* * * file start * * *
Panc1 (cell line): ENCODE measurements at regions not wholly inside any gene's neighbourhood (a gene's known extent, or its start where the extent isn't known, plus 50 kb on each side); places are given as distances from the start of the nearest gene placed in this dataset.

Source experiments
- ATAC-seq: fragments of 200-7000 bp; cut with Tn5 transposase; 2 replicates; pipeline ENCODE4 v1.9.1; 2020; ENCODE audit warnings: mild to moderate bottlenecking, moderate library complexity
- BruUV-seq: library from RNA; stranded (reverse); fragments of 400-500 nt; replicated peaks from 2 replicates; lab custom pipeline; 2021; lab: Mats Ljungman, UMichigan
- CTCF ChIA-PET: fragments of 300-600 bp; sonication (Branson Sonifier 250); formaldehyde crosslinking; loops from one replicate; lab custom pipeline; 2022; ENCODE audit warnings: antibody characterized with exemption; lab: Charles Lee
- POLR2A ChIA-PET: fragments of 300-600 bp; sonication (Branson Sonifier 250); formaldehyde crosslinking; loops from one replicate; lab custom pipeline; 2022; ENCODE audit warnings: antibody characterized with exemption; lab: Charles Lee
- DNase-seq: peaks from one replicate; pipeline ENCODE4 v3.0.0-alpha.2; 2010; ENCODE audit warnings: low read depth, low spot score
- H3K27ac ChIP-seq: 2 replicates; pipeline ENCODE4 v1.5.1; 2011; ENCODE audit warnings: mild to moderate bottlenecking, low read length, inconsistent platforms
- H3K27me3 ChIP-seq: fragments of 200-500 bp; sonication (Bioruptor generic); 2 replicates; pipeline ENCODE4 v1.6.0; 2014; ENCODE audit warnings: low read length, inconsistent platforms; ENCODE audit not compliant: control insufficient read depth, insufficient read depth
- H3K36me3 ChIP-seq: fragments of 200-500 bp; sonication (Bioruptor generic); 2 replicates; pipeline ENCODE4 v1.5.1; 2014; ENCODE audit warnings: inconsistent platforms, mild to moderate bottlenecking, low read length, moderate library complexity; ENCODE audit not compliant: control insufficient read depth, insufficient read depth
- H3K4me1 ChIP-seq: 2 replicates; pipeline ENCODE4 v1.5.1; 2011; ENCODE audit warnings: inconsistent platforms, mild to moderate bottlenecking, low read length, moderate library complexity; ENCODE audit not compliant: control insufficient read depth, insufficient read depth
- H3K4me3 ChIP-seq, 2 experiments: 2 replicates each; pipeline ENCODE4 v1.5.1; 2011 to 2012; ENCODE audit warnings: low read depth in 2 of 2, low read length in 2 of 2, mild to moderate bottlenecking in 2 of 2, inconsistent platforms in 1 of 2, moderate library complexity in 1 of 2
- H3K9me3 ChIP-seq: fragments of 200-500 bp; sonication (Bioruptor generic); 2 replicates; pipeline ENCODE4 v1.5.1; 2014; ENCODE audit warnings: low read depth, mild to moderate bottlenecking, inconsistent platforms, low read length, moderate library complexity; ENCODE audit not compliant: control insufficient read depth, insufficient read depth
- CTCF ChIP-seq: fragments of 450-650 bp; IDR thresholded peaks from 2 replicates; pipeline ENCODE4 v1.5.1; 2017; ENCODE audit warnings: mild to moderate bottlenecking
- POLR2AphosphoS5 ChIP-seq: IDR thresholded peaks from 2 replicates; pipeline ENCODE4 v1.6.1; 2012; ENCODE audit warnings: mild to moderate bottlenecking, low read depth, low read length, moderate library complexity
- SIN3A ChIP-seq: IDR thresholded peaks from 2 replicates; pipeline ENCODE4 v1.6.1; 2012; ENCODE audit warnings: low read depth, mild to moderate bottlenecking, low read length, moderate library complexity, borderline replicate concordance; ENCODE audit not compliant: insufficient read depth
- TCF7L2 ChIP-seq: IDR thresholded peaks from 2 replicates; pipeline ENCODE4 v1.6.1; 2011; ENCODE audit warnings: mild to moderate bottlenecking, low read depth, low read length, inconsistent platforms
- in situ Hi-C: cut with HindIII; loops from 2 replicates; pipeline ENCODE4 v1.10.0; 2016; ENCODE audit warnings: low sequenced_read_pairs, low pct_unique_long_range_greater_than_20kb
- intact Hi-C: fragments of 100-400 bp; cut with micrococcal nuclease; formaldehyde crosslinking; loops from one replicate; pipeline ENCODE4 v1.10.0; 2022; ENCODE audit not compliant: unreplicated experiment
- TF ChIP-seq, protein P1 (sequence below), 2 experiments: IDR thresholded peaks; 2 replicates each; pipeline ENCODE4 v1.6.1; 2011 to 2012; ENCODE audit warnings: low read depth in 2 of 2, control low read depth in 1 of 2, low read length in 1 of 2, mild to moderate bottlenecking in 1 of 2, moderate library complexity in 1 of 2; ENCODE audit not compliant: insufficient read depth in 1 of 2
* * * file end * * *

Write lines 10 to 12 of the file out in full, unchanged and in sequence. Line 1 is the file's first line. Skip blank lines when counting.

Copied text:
- H3K36me3 ChIP-seq: fragments of 200-500 bp; sonication (Bioruptor generic); 2 replicates; pipeline ENCODE4 v1.5.1; 2014; ENCODE audit warnings: inconsistent platforms, mild to moderate bottlenecking, low read length, moderate library complexity; ENCODE audit not compliant: control insufficient read depth, insufficient read depth
- H3K4me1 ChIP-seq: 2 replicates; pipeline ENCODE4 v1.5.1; 2011; ENCODE audit warnings: inconsistent platforms, mild to moderate bottlenecking, low read length, moderate library complexity; ENCODE audit not compliant: control insufficient read depth, insufficient read depth
- H3K4me3 ChIP-seq, 2 experiments: 2 replicates each; pipeline ENCODE4 v1.5.1; 2011 to 2012; ENCODE audit warnings: low read depth in 2 of 2, low read length in 2 of 2, mild to moderate bottlenecking in 2 of 2, inconsistent platforms in 1 of 2, moderate library complexity in 1 of 2